Why the Exception Cortez Seeks Is One Truly Worth Making

Making exceptions to bureaucratic rules is always a tricky business, of course, particularly in a prison setting.  Just to make trouble, prisoners -- with time on their hands and a growing bank of hostility -- could significantly hamper prison administration with large numbers of requests.  There is no shortage of lawsuits in which prisoners make endless special requests in the name of the Constitution.  In one example, an inmate group asserted that the State had violated the Eighth Amendment prohibition against cruel and unusual punishment by failing to provide free tobacco to indigent prisoners.  One cannot expect a prison to run smoothly if it must accommodate every request for a departure from prison policy.

But Paul Cortez's plea -- and that of his fellow inmates -- is not just another example of rule-avoidance by prisoners.  For one thing, if Cortez is seeking to practice his religion, as he can persuasively argue that he is, then federal law guarantees his right to do that under these circumstances.  His sincere commitment is evident in his willingness to buy vegan food at the prison commissary, while other, omnivorous, prisoners eat their meals free of charge.  Refusing to provide him and other vegan inmates with vegan food alternatives substantially interferes with his practice of nonviolence and serves no compelling governmental interest. 

And if instead, he and some of his fellow inmates are simply seeking to live without violence, but their efforts do not qualify as religious exercise, then the prison should nonetheless applaud what the prisoners are trying to do and understand their efforts as both rehabilitative (from a correctional perspective) and as increasingly resonant with the decisions of free people on the outside, who are also able to recognize the infliction of suffering and death on nonhuman animals for the injustice that it is.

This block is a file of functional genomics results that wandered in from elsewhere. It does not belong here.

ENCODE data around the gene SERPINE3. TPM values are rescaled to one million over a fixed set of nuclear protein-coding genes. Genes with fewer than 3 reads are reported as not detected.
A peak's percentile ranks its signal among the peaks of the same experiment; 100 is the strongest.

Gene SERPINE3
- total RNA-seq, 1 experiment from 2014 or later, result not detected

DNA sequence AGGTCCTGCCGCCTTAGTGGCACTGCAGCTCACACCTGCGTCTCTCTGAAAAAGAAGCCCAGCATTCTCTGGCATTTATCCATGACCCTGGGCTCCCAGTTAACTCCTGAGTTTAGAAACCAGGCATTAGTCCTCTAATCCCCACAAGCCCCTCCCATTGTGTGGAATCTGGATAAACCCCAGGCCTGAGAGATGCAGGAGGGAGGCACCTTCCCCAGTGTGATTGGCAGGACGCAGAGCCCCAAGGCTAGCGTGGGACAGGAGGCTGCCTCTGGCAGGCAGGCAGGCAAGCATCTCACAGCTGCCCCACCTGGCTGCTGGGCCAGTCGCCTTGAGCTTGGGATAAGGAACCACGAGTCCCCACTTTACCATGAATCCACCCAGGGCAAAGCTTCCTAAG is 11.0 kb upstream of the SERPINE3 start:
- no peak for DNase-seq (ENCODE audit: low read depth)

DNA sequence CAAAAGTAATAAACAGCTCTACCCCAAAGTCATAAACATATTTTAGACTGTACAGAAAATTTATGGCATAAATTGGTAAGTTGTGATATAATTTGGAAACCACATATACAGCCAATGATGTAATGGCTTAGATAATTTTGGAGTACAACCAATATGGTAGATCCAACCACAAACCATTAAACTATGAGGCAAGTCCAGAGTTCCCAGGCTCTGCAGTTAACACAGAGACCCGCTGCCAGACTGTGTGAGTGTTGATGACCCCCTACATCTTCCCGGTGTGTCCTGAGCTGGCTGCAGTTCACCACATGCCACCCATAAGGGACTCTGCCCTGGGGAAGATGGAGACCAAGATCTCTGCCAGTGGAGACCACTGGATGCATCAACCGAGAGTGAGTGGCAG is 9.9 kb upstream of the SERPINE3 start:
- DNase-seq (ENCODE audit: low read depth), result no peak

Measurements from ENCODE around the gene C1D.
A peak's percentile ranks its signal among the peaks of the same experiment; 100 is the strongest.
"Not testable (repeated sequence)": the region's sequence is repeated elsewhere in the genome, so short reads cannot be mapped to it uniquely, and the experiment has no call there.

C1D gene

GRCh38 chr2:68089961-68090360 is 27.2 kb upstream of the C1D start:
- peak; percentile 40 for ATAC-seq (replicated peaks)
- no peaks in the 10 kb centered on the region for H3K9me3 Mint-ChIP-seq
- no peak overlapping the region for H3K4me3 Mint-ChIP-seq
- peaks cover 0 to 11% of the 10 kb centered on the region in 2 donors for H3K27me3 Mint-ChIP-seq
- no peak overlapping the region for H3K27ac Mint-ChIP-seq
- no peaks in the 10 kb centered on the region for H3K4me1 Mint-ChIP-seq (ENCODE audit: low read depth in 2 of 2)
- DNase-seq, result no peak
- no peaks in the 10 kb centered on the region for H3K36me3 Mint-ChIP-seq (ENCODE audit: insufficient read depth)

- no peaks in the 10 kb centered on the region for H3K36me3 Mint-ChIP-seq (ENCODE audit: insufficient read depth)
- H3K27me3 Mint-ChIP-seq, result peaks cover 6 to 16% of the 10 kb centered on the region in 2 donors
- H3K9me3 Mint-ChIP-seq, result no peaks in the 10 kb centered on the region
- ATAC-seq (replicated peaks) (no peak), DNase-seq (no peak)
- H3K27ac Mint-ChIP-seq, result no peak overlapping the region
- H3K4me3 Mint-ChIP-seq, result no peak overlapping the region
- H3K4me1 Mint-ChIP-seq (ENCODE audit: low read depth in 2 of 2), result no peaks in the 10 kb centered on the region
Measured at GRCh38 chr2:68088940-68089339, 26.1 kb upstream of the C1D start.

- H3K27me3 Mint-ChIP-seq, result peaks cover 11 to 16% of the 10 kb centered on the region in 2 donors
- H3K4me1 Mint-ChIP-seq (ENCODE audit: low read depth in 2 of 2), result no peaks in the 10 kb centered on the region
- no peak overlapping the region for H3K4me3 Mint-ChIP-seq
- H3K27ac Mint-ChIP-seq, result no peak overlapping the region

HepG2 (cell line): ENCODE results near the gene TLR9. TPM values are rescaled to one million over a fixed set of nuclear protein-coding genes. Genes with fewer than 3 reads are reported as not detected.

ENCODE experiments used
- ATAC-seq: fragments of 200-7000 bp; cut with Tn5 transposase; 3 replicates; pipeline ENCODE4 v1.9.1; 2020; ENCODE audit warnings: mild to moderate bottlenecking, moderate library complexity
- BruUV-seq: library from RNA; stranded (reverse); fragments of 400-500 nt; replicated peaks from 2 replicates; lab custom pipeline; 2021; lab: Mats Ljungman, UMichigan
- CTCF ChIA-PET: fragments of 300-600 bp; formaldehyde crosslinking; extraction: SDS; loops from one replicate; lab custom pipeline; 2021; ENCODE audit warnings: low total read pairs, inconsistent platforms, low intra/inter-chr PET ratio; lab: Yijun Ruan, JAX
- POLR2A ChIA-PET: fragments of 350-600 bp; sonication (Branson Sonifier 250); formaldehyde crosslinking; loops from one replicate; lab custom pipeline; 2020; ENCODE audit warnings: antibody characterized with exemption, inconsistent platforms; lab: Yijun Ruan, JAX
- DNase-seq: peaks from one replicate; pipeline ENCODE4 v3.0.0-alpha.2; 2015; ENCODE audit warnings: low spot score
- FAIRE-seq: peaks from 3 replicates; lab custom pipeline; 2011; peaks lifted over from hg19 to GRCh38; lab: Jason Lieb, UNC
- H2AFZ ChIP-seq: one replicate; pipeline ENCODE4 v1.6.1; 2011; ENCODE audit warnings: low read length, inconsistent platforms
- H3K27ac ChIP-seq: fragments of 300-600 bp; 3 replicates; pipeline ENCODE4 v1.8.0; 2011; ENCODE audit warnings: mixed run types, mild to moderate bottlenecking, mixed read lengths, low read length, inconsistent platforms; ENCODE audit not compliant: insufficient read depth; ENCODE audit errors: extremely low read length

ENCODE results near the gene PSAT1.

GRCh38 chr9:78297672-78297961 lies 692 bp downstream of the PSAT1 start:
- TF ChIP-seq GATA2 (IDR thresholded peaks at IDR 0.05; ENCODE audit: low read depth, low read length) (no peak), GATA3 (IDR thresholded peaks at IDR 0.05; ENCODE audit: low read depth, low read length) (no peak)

If the prison wants to simplify matters and avoid having four different kinds of meals served to inmates, then it can replace the ill-named "vegetarian" option with a vegan option.  There is nothing in the vegan diet that will offend someone who finds the prison's "vegetarian" food ethically acceptable.  Everything that is vegan, in other words, is necessarily also "vegetarian." 

Alternatively, I would suggest that prisons serve only vegan food to prisoners.  Vegan food can be nutritious, satisfying, and delicious and will therefore meet the needs of prisoners without implicating them in violence beyond that which they have already perpetrated.  As schools around the country reconsider the often dramatically unhealthy effects of the classic meat-and-dairy lunch programs, in the midst of the country's obesity and heart disease crises, prisons could get ahead of the curve by going vegan - in the interests of the inmates, in the interest of society, and in the interest of protecting sentient nonhumans from the suffering and slaughter inflicted by our consumption habits.

Sherry F. Colb, a FindLaw columnist, is Professor of Law and Charles Evans Hughes Scholar at Cornell Law School. Her book, When Sex Counts: Making Babies and Making Law, is available on Amazon.